Neurologist scoops Lloyd's Science of Risk Prize
Thu 24 Nov 2011
Lloyd’s 2011 Science of Risk Prize has been awarded to five leading research scientists, including the Prize’s overall winner Klaus Wunderlich for his illuminating paper on behavioural risk.
Leading risk research
Klaus Wunderlich and his team at UCL Wellcome Trust Centre for Neuroimaging picked up the top prize at an award presentation and conference held at Lloyd’s on November 24. His groundbreaking research into risk and decision-making earned him Overall Winner and Behavioural Category prizes.
Wunderlich and his team used brain-scanning technology to reveal how the human brain makes risk-taking decisions. Wunderlich found that the brain learns correlations between risk and reward, and uses this in decision making.
The research suggests that the brain may be better at learning through experience and continuous observations than from studying statistics or charts. The findings – which are particularly relevant for underwriters that make financial decisions based on understanding correlations – could be used to promote better decision-making strategies, says Wunderlich in his paper.
The judges were impressed by Wunderlich’s innovative use of brain scanning technology to shed light on this key area of research into risk for insurers.
“The paper gives insight into how the brain is capable of learning from prior experience, and how this influences the decisions we make,” said Trevor Maynard, Head of Lloyd's Exposure Management and a member of the judging panel. “The entry stood out as behavioural risk is such an important topic for insurance and because the paper is stimulating research into this key topic.”
Wunderlich was joined at the prize giving event by the four other category winners, all of which presented their papers and were invited to attend a diner in the Adam Room at Lloyd’s One Lime Street.
The category winning research included some excellent and thought provoking papers on a range of issues of important to insurance – including climate modelling; post catastrophe satellite-based damage mapping; fire risk analysis; and capital allocation calculations for insurers.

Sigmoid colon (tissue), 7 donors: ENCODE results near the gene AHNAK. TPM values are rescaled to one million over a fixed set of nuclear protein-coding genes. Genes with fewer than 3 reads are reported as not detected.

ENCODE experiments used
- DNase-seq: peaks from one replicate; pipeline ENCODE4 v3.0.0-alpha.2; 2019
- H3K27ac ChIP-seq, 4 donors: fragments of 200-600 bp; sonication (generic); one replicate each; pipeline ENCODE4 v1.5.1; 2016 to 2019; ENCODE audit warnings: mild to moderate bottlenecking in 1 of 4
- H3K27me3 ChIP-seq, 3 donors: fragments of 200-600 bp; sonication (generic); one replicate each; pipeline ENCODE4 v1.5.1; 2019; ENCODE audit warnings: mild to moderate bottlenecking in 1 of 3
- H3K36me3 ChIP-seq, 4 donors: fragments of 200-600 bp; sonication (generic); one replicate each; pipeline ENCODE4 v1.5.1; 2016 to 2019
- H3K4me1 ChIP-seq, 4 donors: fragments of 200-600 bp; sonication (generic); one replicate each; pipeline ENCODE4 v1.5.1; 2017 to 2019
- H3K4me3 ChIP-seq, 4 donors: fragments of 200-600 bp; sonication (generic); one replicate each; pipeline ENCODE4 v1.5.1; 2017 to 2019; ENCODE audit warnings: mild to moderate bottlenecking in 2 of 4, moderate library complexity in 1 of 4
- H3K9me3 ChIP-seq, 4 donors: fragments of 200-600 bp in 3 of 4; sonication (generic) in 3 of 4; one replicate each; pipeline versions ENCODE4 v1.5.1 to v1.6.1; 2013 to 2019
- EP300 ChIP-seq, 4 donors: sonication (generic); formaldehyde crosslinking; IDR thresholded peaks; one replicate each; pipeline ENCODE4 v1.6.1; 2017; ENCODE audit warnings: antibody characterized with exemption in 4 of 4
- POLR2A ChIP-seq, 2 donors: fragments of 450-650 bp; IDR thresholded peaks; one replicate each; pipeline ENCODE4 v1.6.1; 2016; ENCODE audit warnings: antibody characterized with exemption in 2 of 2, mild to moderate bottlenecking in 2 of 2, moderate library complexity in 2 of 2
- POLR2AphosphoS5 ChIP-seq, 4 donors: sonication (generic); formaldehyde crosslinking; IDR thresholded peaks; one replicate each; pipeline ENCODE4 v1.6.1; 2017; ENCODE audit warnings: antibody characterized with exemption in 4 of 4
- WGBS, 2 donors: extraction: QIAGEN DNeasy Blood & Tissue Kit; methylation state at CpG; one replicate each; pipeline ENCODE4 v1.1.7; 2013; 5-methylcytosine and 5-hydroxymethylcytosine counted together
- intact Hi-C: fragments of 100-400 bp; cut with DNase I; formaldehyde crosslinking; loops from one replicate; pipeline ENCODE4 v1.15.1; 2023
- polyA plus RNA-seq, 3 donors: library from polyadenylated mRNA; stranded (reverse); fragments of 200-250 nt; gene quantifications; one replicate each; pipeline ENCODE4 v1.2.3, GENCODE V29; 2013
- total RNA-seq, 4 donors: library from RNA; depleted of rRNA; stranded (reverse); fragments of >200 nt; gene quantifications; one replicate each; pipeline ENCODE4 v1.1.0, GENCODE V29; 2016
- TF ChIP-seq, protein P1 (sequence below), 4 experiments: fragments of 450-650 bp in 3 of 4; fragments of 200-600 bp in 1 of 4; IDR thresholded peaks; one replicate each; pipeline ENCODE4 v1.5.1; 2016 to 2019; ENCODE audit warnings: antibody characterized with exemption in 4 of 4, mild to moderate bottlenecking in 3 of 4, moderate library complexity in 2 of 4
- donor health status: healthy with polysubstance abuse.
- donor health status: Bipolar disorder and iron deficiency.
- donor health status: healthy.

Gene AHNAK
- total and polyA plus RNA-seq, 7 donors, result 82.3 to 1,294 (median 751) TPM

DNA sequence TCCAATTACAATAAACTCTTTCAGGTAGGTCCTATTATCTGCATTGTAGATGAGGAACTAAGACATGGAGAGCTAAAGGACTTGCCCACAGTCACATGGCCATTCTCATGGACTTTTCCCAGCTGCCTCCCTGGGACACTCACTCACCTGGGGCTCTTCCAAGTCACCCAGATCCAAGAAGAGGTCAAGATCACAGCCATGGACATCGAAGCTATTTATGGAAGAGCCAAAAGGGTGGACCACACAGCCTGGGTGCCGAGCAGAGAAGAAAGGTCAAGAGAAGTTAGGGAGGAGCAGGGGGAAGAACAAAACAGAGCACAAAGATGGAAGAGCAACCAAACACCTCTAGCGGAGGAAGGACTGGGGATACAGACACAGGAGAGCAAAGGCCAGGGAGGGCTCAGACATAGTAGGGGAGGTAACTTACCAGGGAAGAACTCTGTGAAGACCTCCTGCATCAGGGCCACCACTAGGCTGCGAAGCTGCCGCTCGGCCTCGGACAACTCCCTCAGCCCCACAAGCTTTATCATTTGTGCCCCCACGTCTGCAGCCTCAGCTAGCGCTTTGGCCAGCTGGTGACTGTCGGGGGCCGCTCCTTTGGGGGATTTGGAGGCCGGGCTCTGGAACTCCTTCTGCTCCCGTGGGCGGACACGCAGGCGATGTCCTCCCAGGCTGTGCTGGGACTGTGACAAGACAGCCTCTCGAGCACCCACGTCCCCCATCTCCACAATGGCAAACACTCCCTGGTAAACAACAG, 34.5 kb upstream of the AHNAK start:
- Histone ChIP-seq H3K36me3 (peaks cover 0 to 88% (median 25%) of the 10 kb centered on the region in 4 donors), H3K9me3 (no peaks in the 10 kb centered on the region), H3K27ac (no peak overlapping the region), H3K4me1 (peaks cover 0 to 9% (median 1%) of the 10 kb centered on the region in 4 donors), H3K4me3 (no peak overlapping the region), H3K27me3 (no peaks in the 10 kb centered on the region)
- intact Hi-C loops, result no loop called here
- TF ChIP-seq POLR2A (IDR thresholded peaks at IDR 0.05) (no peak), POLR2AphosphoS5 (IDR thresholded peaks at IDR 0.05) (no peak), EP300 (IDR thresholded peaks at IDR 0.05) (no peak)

Lloyd’s Science of Risk Prize was launched in 2010 to recognize outstanding scientific research that improves insurers’ understanding of risk in a number of fields. The inaugural Science of Risk Prize was won last year by Met Office researcher Doug Smith for his paper on improving the accuracy of long range hurricane forecasting.
“The Science of Risk Prize continues to stimulate research into risk that is both relevant and important to the insurance industry,” says Maynard. “By fostering relationships and partnerships with scientists and academia, the Prize is helping highlight and focus scientific research that further develops insurers’ knowledge of risk.”
Prizes are awarded for the best overall research paper as well as the five categories – Climate Change, Biological/Technical, Natural Hazards, Behavioural Risks, and new for 2011, Insurance Operations.
The winner is awarded a £5,000 cash prize, while the category winners take home £2,000 each.
As an important provider of protection for natural catastrophes and insurance to some of the world’s leading companies, Lloyd’s underwriters face a number of challenges that overlap with areas of academic research, such as climate change or studies into emerging risks.
“The record catastrophe losses at the start of this year are a reminder of the importance of understanding risk, be it an earthquake, climate change or an emerging technology,” says Richard Ward, Lloyd’s Chief Executive.
“Lloyd’s Science of Risk Prize continues to help Lloyd’s forge closer ties with the scientific community. By working in partnership with the academic world insurers can encourage and shape valuable scientific research that can lead insurers to better identify and manage risk.”
2011 Science of Risk Judges
Trevor Maynard, Head of Exposure Management and Reinsurance, Lloyd’s
Jerome Kirk, Head of Actuarial Services, Lloyd’s
Dorian Blake, Head of Underwriting Discipline, QBE
Dr Dougal Goodman, CEO of The Foundation for Science and Technology
Dr Steven Wilson, CEO, Natural Environment Research Council (NERC)
James Orr, Chief Acturary, General insurance, Financial Services Authority
Professor Simon Pollard, Head of Department, Environmental Science and Technology, Cranfield University